Laborers of Love/LOL: Behind the Scenes

In the past 10 years the porn industry has experienced its most dramatic shifts in profit, production and product due to the advent of Web 2.0 and mobile devices. “Laborers of Love/LOL” examines these changes through the creation of an adult entertainment website that outsources customers’ fantasies to anonymous online workers.

 

 

 

 

Author(s)

Be it a robotic dildo or an early adopter to Video On Demand, the porn industry has always been a leader in the development and incorporation of new technologies into the production and distribution of its products. Yet in the past 10 years the porn industry has experienced its most dramatic shifts in profit, production and product due to the advent of Web 2.0 and mobile devices. “Laborers of Love/LOL”, an online artwork I co-developed with artists Jeffrey Crouse and Micheal Schieben examines these changes through the creation of an adult entertainment website. The website outsources customers’ fantasies to a pool of anonymous online workers seeking temporary jobs through Mechanical Turk, a crowdsourcing job engine created by Amazon. Com. The final product is a short recombinant video, a mashup, where 1970’s experimental cinema meets canned Photoshop filters, and ultimately reflects on how desire and pleasure are represented, fragmented and abstracted through the consumption of online digital media.

 

1.    

Profit: The Pirates of Pornzance

 

Pirates XXX was released on DVD by the leading Adult Film Company, Digital Playground, in 2005, three years after Johnny Depp’s pirate film. Featuring porn star Jesse Jane it was the most expensive pornographic movie ever made with a budget of over $1 million. It was also one of the first adult videos to be made in High Definition DVD. It won a record-breaking eleven awards, including Best All-Girl Sex Scene, at the AVN Awards–the porn world’s Oscars.

 

Yet five years later at the 2010 Adult Entertainment Expo in Las Vegas, the biggest annual gathering of the adult film industry, the event was shrunk down from two floors to one with so many less fans, foot traffic, and exhibitors you could lie down on the floor and take a quick catnap. Even the AVN Awards had been moved from the city arena to the few-thousand-seats theater at the Palms.

 

So what has happened to the $13 billion dollar porn industry? Pirates! Similar to what the music industry experienced in early 2000, the introduction of digital formats in conjunction with the weak economy has led to severe financial pains. The news site CNBC reported DVD sales down as much as 50% in 2009. In reference to illegal downloading and “Tube” sites like YouPorn, Steve Javors, editor in chief of XBIZ, a major porn industry trade mag, exclaimed “How can you compete with free?”1

 

Porn is now also competing with online games like World of Warcraft. An anonymous porn webmaster stated “It is all entertainment that you are getting involved in … [video] games are competition for porn. Fans jerk off to porn and are done, but you can keep playing a game.”2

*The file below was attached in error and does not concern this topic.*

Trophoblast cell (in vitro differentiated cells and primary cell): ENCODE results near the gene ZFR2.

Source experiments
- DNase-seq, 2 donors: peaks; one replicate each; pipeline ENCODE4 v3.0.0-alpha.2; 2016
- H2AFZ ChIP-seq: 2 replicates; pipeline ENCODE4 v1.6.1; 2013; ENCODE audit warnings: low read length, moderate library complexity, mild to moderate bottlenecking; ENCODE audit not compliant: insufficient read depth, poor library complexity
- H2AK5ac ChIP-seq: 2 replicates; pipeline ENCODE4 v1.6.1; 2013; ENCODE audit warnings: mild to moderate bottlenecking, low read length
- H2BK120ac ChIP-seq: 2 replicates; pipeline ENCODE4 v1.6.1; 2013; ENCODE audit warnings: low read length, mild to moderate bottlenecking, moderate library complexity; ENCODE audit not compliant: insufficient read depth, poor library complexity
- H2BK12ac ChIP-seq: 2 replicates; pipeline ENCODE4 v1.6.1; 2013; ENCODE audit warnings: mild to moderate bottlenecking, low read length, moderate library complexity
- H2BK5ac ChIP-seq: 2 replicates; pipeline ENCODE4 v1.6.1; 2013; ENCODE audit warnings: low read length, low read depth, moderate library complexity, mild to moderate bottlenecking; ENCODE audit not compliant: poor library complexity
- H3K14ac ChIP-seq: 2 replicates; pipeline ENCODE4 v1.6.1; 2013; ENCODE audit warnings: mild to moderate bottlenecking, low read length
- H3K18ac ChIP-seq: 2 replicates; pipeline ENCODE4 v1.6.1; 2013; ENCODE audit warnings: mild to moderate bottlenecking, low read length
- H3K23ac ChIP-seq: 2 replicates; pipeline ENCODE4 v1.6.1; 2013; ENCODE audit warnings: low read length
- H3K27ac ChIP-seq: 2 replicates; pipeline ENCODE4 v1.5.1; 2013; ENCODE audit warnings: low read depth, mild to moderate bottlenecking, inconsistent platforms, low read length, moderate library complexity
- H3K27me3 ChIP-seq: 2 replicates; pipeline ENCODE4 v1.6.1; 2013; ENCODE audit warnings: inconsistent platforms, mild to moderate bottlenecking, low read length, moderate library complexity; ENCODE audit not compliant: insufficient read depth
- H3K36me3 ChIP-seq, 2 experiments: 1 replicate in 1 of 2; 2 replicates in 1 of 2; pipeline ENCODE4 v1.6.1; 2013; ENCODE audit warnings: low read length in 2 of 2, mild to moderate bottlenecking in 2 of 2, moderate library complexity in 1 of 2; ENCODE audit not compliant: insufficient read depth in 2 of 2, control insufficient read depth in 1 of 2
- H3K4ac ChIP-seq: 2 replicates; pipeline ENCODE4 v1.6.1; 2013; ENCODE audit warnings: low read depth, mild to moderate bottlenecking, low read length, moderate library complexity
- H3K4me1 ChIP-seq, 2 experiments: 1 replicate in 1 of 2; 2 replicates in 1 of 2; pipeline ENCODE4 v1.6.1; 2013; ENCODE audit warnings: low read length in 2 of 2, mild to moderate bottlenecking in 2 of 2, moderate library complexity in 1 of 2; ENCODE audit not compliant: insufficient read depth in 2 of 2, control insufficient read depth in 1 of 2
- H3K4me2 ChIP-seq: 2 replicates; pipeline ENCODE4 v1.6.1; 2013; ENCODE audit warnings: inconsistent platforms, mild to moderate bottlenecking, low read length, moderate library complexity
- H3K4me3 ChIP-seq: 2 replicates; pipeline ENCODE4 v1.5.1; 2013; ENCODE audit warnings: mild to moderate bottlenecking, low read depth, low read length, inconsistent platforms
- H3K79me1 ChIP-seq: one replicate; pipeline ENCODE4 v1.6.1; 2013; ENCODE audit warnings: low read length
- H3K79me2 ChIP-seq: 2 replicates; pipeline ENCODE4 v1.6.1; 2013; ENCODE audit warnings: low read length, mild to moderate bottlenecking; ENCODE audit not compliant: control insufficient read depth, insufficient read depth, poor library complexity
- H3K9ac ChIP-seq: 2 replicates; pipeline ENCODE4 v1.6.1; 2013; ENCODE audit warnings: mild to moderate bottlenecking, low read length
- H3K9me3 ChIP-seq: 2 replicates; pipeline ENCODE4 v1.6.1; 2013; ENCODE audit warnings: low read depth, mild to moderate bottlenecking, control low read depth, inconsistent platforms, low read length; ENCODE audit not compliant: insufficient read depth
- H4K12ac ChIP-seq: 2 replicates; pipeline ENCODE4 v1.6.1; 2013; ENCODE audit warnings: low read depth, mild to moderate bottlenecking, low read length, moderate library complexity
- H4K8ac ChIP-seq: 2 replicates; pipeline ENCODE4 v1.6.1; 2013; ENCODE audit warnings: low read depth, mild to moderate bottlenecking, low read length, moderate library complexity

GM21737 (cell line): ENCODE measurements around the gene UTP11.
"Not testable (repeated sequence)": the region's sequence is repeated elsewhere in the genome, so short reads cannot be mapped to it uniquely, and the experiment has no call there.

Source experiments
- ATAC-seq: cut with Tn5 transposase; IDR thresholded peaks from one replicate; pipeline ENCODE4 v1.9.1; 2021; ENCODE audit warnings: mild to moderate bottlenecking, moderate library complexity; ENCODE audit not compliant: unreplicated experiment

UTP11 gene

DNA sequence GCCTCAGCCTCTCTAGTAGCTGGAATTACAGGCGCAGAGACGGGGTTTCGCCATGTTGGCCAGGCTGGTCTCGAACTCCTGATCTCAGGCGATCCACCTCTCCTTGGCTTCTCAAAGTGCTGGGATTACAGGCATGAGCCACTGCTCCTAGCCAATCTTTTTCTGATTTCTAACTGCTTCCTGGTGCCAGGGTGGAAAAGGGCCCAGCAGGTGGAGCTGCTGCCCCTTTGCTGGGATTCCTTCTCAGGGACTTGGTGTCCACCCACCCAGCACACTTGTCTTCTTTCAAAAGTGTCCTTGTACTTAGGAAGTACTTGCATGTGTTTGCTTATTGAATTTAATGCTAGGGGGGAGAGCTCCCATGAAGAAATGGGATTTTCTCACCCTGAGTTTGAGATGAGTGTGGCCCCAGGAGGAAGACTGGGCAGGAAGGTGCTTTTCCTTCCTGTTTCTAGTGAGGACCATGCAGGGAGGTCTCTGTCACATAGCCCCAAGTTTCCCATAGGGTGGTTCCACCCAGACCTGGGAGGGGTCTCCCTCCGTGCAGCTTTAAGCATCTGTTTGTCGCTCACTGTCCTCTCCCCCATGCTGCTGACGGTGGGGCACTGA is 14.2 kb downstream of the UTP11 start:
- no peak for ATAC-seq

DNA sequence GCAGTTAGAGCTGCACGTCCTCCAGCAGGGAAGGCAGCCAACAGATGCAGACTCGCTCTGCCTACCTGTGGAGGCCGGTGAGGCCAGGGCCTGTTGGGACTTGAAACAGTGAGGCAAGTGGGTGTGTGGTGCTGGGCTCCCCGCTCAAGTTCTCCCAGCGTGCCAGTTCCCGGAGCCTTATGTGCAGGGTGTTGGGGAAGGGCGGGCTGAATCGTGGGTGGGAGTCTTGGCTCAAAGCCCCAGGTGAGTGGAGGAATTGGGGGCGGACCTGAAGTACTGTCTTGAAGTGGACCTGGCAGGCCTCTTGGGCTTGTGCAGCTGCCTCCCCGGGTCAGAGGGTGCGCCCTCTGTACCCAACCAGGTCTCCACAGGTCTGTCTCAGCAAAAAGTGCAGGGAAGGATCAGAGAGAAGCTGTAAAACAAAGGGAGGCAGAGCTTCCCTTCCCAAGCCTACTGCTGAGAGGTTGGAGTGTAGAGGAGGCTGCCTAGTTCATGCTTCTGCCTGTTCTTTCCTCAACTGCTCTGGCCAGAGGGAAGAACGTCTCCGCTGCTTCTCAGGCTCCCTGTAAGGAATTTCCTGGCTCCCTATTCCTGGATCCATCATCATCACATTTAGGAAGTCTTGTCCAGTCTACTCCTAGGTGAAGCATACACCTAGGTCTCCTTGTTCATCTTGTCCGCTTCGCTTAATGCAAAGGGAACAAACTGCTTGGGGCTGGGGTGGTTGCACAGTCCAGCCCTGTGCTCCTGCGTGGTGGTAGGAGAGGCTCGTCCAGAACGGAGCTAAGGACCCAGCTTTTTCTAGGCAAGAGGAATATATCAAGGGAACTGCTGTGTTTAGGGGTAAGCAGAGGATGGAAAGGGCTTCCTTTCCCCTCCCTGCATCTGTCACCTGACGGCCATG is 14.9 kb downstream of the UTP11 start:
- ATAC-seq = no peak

1.    

Production: We Are All Sex Workers

 

Last year in an article in the Daily Beast, Pete Housley, developer of Porn Star Tweet, a service that verifies and aggregates porn stars on Twitter, said “People used to be ashamed to say their girlfriends did porn. That is gone. Anyone can afford a Web site now.”3  Whether it’s the girl or boy next door making their own porn site or celebrities making porn flicks such as the infamous Paris Hilton, the gap between mainstream media and adult entertaining is shrinking.

 

User-generated porn, or Porn 2.0 as it is called, is being enabled by web sites like Xtube, Pornhub or YouPorn–free pornographic video sharing sites similar in format to YouTube. The New York Times calls sites such as YouPorn "a good role model for the sexually naïve” since many of the homemade videos depict amateur couples having ordinary sex in contrast to the unreal scenarios of commercial porn.4 Regina Lynn, sex columnist for Wired magazine, says “Despite social and professional stigmas, a lot of people are putting themselves on the internet. It fits into this era of people expressing themselves.”5

 

An example is Antoinette, a 25 yr old college educated interior designer from Baltimore, MD. A few times a month she and her boyfriend make “amateur” pornographic movies in their apartment under the name “Sexy Secret”. Antoinette claims she does not want to be a porn star and considers herself  “a pretty normal woman” saying “… I'm nice looking, sure, but otherwise I'm pretty average."6 Yet, this “couple next door” makes films with explicit displays of hardcore intercourse that would garner a XXX billing–and their 20 minutes of “work” in the bedroom earns them an extra $500 to $600 a month.7